Kiram follower killed in Sabah: report
MANILA – A soldier of the Sulu Sultanate was shot dead as Malaysian forces resumed its operation against the Filipino intruders on Wednesday, a Malaysian news agency reported.
The Star Online, quoting Inspector General of Police Tan Sri Ismail Omar, said the soldier was killed in Kampung Tanduo.
"At 6.45 a.m., there were shots fired at our security forces and we returned fire and one of the enemies was shot," the Star Online quoted Ismail as saying.
"We believed he is killed," Ismail added.
Ismail said the Filipino fighters have been moving from one place to another to avoid being detected by the Malaysian forces.
After Tuesday's assault, Malaysian forces continued with their mopping up operations to clear Lahad Datu of the Filipino fighters, who have been holed up in Sabah since February 12 to press the sultanate's claim to the territory.
There are no reports yet that a Filipino fighter was found dead during the mopping up operations. The sultanate claims that the fighters and their leader, Raja Muda Agbimuddin Kiram, are in good condition.
The scope of the mopping up operations has also been widened, the Star Online report said.
A separate report by Bernama, meanwhile, said the situation in Lahad Datu and Semporna, where firefights between the two sides had occurred, remains under control.
The report also said that the search and mopping up operations, dubbed "Ops Daulat", were being conducted "within the 10-kilometer radius of Kampung Tanduo."
Police roadblocks were also placed along roads leading to Felda Sahabat, while journalists were required to register their names before being allowed entry into the area.
Mopping up operations yield no bodies
Malaysia on Tuesday launched an attack with jet fighters and soldiers on up to 300 Filipino invaders in a bid to end a bloody three-week standoff in which 27 people had already been reported killed, including eight policemen.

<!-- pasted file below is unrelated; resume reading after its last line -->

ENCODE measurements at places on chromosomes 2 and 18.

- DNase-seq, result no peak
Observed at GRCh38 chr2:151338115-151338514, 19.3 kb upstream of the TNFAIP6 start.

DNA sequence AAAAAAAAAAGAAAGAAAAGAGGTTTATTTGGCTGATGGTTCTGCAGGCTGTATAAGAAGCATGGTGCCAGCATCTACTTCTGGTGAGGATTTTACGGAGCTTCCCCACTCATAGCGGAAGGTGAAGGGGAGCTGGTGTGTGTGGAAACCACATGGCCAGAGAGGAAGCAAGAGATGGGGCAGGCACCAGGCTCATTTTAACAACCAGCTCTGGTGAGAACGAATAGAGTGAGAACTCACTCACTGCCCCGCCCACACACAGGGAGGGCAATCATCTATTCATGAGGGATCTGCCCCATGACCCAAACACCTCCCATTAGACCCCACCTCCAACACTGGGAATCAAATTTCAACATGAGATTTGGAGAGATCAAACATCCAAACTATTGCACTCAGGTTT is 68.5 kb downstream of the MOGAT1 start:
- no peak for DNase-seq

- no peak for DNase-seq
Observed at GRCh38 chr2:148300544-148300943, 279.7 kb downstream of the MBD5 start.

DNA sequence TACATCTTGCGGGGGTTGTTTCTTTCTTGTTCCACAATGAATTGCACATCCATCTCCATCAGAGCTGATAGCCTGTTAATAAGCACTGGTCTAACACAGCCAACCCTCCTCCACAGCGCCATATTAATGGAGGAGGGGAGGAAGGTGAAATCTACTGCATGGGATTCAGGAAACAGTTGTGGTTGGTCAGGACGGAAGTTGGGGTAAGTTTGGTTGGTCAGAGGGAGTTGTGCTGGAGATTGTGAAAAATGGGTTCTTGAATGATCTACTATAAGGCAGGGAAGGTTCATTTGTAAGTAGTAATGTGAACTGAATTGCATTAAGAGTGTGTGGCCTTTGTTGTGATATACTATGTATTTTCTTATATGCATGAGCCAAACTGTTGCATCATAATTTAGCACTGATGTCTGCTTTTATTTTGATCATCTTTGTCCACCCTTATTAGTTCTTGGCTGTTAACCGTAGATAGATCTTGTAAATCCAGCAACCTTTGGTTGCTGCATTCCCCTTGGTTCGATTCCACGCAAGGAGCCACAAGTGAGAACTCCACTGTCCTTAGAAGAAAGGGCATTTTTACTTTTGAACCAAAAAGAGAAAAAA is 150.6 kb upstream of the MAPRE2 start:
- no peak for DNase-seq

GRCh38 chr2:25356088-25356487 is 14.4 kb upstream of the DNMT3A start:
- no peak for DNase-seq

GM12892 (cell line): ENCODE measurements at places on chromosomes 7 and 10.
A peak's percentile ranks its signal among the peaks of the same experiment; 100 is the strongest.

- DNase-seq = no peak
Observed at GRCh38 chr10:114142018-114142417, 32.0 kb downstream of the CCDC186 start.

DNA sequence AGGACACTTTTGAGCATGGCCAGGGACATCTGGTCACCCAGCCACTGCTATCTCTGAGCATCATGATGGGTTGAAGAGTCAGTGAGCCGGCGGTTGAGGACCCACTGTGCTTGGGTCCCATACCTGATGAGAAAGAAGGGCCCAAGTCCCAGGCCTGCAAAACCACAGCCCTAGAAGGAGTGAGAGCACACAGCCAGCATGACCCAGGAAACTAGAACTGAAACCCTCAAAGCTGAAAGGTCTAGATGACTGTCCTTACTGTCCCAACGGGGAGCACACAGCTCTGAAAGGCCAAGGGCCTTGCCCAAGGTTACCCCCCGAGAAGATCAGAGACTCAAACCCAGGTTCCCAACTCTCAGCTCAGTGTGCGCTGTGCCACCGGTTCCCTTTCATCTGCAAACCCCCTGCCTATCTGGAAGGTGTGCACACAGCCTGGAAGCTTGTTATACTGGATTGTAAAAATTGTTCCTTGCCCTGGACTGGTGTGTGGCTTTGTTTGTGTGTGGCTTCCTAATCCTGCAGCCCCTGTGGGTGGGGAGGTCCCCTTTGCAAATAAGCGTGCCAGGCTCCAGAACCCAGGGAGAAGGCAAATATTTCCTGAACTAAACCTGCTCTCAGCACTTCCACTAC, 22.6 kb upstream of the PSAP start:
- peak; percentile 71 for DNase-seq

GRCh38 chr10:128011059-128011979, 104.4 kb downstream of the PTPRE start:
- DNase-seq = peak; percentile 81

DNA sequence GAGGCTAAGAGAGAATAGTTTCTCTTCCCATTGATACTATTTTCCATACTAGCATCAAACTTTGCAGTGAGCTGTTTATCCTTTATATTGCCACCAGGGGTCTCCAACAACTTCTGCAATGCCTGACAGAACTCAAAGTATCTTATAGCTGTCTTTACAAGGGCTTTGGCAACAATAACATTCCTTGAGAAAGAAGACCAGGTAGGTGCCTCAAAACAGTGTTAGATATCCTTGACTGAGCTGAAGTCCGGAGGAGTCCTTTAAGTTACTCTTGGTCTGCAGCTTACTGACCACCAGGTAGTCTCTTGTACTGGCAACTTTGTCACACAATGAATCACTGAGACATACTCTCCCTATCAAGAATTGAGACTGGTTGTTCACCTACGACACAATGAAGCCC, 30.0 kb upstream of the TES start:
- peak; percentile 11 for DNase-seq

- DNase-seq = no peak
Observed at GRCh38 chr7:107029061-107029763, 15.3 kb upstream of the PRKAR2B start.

Prime Minister Najib Razak had declared the operation was "weeding out" the holed-up followers of a self-styled Muslim sultan from the Philippines, who had come to assert a long-dormant claim to the Malaysian state of Sabah.
But authorities later indicated the militants had escaped into surrounding farmland in the remote region of Borneo island, where residents were already on edge over reports of roaming gunmen and two bloody shootouts.
The standoff began February 12, when Malaysia's government said an estimated 100-300 armed Filipinos had landed in Sabah and were surrounded in the sleepy farming village of Tanduo in Lahad Datu.
After an initial standoff, violence erupted there Friday with a deadly shootout, followed by a second gunfight a day later in Semporna, another town hours away. Authorities have said 27 have died in the shootouts and related violence.
The intruders are followers of Jamalul Kiram III, 74, the Manila-based self-proclaimed heir of the former sultanate of Sulu, which once controlled part of the southern Philippines and claimed sovereignty over Sabah.
The Sulu sultanate's power faded a century ago but its heirs continue to insist on ownership of resource-rich Sabah, and still receive nominal Malaysian payments under a lease deal originally struck by Western colonial powers. – with Agence France-Presse